Another one is for the historical city of Acre or Akka. (Figure 7)

Fig-6. Qadas Trace                                                                                                    Fig-7. Akka Trace  

Here are the assembled traces covering the whole area. (Figure 8)
Furthermore, we found 11  maps which we call Composite maps. (Figure 9) These seem to be generated in the UK as an intermediate map before the Great Map was prepared.

Fig-8. Assembley of Traces                                          Fig-9. Available Composite Maps  


Now let us recall the published PEF map. This one shows the areas covered each year by the survey team in the 19th century. (Figure 10a)
Fast forward 150 years we come to our new PEF Atlas of Palestine presented today. (Figure 10b)

Fig-10a. 19th Century PEF Map                                        Fig-10b. New PEF Atlas of Palestine 

The new atlas appears in 497 pages, size of the page (24x 34 cm gross- 22x31cm net) to a scale of 1:25,000, showing the sum of all information newly found.

Its Geographical projection is the established Palestine 1923. These details are found in the GIS system. (Figure 11- a, b).

Fig-11a. Projected Coordinate System                                        Fig-11b. Geographic Coordinate System 

What did we add?:

(Figure 12 - a, b). We added 4000 new names. We added many new details not found the Great map. We added symbols of feature points, especially historical. We wrote in full the abbreviated names. We added corrected Arabic and English names. We added contour shading DTM= Digital Terrain Model. We added the Schumacher map of 1886.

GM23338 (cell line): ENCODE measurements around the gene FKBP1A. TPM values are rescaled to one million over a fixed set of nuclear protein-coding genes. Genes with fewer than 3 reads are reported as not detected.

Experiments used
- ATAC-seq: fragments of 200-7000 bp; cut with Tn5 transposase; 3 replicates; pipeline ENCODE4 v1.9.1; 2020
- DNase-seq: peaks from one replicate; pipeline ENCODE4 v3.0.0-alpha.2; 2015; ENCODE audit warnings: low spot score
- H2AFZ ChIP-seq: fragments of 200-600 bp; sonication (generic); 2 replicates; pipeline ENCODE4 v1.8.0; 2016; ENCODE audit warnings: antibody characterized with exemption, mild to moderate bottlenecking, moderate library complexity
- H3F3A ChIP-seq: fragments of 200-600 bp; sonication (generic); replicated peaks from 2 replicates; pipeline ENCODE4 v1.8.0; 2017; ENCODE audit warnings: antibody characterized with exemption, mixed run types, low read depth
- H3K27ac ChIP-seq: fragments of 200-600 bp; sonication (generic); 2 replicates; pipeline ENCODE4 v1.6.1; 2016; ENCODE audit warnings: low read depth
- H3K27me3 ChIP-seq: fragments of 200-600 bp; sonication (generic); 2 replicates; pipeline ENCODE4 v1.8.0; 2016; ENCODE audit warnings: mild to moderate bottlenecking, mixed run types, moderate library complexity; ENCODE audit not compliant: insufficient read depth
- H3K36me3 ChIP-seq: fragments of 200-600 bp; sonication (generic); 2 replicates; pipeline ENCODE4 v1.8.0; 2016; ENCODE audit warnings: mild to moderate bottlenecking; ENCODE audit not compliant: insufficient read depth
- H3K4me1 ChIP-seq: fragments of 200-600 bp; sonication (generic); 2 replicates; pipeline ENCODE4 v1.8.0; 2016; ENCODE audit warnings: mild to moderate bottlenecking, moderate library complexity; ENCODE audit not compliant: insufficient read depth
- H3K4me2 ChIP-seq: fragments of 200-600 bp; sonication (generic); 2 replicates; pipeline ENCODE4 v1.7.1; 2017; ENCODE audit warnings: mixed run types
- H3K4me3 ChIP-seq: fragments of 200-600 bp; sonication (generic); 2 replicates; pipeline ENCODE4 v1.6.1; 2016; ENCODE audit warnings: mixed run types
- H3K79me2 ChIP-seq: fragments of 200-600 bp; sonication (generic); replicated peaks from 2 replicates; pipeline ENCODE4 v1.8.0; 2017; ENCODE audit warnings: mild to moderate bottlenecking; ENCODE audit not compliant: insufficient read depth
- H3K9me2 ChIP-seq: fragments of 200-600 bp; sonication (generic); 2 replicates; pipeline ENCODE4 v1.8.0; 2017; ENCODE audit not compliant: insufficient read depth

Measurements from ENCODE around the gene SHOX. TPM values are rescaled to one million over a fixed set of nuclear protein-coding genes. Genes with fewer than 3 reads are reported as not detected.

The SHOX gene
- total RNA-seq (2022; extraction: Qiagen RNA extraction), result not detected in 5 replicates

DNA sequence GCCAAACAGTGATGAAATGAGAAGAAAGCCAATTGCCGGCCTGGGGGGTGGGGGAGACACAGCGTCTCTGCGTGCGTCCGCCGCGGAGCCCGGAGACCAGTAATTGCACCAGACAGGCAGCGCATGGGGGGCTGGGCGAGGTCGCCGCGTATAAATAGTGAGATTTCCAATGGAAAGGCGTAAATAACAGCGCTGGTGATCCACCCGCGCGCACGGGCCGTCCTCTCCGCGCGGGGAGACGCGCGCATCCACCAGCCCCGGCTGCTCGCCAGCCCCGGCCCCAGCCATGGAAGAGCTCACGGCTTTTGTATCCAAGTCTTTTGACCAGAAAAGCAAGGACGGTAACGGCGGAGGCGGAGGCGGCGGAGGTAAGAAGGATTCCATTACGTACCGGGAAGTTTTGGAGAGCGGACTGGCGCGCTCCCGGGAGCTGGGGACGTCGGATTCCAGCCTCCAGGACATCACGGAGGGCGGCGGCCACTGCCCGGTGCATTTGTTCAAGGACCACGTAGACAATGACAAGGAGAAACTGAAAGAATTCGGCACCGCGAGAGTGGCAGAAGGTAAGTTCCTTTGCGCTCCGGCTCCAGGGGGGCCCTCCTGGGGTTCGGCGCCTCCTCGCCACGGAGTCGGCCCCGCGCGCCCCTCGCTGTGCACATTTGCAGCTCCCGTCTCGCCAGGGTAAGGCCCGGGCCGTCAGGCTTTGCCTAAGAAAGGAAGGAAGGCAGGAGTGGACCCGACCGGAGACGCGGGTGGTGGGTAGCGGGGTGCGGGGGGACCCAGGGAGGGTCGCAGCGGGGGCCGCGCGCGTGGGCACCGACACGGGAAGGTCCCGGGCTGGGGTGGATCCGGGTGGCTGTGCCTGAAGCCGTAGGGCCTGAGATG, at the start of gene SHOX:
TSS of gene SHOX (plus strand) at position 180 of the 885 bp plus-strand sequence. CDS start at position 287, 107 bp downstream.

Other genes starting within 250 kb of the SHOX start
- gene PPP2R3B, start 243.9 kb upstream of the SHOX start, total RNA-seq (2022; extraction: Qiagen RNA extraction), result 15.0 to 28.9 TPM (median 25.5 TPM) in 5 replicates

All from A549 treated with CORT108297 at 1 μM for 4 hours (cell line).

Fig-12a.                                                                                  Fig-12b.

So now here is a typical page of the original PEF sheet. (Figure 13a).
Here is the new Atlas page (Figure 13b).

Fig-13a.                                                                                  Fig-13b.

Here there are additional examples of Atlas pages. (Figures 14ab to 18ab).

Fig-14a.                                                                                  Fig-14b.
Fig-15a.                                                                                  Fig-15b.
Fig-16a.                                                                                  Fig-16b.

The last two show the extra names obtained from Traces.

Fig-17a.                                                                                  Fig-17b.
Fig-18a.                                                                                  Fig-18b.

Examining the traces gave us a fresh look at the knowledge and the attitude of the surveyors in composing the Great Map. (Figure 19 - a, b, c, d) It seems they made a significant revision in London using the traces first, then notebooks and even their own judgments. Then they created composite maps. Finally, the Great map. The last map of this Figure shows a comparison between the published PEF map and our more accurate “Atlas of Palestine 1917- 1966”.  It shows the differences in the accuracy of the terrain and place names.

Fig-19a. Trace                                                                                      Fig-19b. Composite

Fig-19c. PEF (Great Map)                                                                      Fig-19d. Atlas of Palestine